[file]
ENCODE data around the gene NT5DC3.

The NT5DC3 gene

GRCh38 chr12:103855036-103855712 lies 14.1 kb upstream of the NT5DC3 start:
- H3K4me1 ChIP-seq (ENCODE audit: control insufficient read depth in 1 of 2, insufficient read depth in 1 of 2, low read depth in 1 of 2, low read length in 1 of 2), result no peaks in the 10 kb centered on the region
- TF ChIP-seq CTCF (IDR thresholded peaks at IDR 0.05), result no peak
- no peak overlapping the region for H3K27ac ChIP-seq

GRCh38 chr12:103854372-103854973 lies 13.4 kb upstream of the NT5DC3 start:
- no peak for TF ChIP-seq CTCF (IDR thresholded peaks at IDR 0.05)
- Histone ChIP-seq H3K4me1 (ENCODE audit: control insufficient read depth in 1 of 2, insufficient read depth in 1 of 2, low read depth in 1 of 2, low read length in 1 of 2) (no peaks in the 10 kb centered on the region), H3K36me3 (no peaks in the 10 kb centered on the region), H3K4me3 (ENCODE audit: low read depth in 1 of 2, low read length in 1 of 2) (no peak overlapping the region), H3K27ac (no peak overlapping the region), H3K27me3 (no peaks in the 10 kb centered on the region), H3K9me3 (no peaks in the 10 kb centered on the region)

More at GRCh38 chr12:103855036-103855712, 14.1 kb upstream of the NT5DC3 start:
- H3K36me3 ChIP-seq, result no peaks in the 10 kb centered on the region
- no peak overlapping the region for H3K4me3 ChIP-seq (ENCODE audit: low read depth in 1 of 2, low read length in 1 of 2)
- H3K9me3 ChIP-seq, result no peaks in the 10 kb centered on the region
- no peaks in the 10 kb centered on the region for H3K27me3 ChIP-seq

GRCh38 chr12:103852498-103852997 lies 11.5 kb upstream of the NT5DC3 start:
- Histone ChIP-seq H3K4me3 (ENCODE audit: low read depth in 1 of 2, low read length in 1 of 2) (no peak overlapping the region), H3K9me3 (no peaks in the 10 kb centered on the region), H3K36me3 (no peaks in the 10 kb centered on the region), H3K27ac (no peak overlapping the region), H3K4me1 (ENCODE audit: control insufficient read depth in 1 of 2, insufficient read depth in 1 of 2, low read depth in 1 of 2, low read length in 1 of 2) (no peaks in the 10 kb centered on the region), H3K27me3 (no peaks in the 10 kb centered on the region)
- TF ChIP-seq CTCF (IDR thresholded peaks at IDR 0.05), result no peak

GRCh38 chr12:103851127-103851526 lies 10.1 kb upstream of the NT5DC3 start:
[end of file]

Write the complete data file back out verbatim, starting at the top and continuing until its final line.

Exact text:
ENCODE data around the gene NT5DC3.

The NT5DC3 gene

GRCh38 chr12:103855036-103855712 lies 14.1 kb upstream of the NT5DC3 start:
- H3K4me1 ChIP-seq (ENCODE audit: control insufficient read depth in 1 of 2, insufficient read depth in 1 of 2, low read depth in 1 of 2, low read length in 1 of 2), result no peaks in the 10 kb centered on the region
- TF ChIP-seq CTCF (IDR thresholded peaks at IDR 0.05), result no peak
- no peak overlapping the region for H3K27ac ChIP-seq

GRCh38 chr12:103854372-103854973 lies 13.4 kb upstream of the NT5DC3 start:
- no peak for TF ChIP-seq CTCF (IDR thresholded peaks at IDR 0.05)
- Histone ChIP-seq H3K4me1 (ENCODE audit: control insufficient read depth in 1 of 2, insufficient read depth in 1 of 2, low read depth in 1 of 2, low read length in 1 of 2) (no peaks in the 10 kb centered on the region), H3K36me3 (no peaks in the 10 kb centered on the region), H3K4me3 (ENCODE audit: low read depth in 1 of 2, low read length in 1 of 2) (no peak overlapping the region), H3K27ac (no peak overlapping the region), H3K27me3 (no peaks in the 10 kb centered on the region), H3K9me3 (no peaks in the 10 kb centered on the region)

More at GRCh38 chr12:103855036-103855712, 14.1 kb upstream of the NT5DC3 start:
- H3K36me3 ChIP-seq, result no peaks in the 10 kb centered on the region
- no peak overlapping the region for H3K4me3 ChIP-seq (ENCODE audit: low read depth in 1 of 2, low read length in 1 of 2)
- H3K9me3 ChIP-seq, result no peaks in the 10 kb centered on the region
- no peaks in the 10 kb centered on the region for H3K27me3 ChIP-seq

GRCh38 chr12:103852498-103852997 lies 11.5 kb upstream of the NT5DC3 start:
- Histone ChIP-seq H3K4me3 (ENCODE audit: low read depth in 1 of 2, low read length in 1 of 2) (no peak overlapping the region), H3K9me3 (no peaks in the 10 kb centered on the region), H3K36me3 (no peaks in the 10 kb centered on the region), H3K27ac (no peak overlapping the region), H3K4me1 (ENCODE audit: control insufficient read depth in 1 of 2, insufficient read depth in 1 of 2, low read depth in 1 of 2, low read length in 1 of 2) (no peaks in the 10 kb centered on the region), H3K27me3 (no peaks in the 10 kb centered on the region)
- TF ChIP-seq CTCF (IDR thresholded peaks at IDR 0.05), result no peak

GRCh38 chr12:103851127-103851526 lies 10.1 kb upstream of the NT5DC3 start: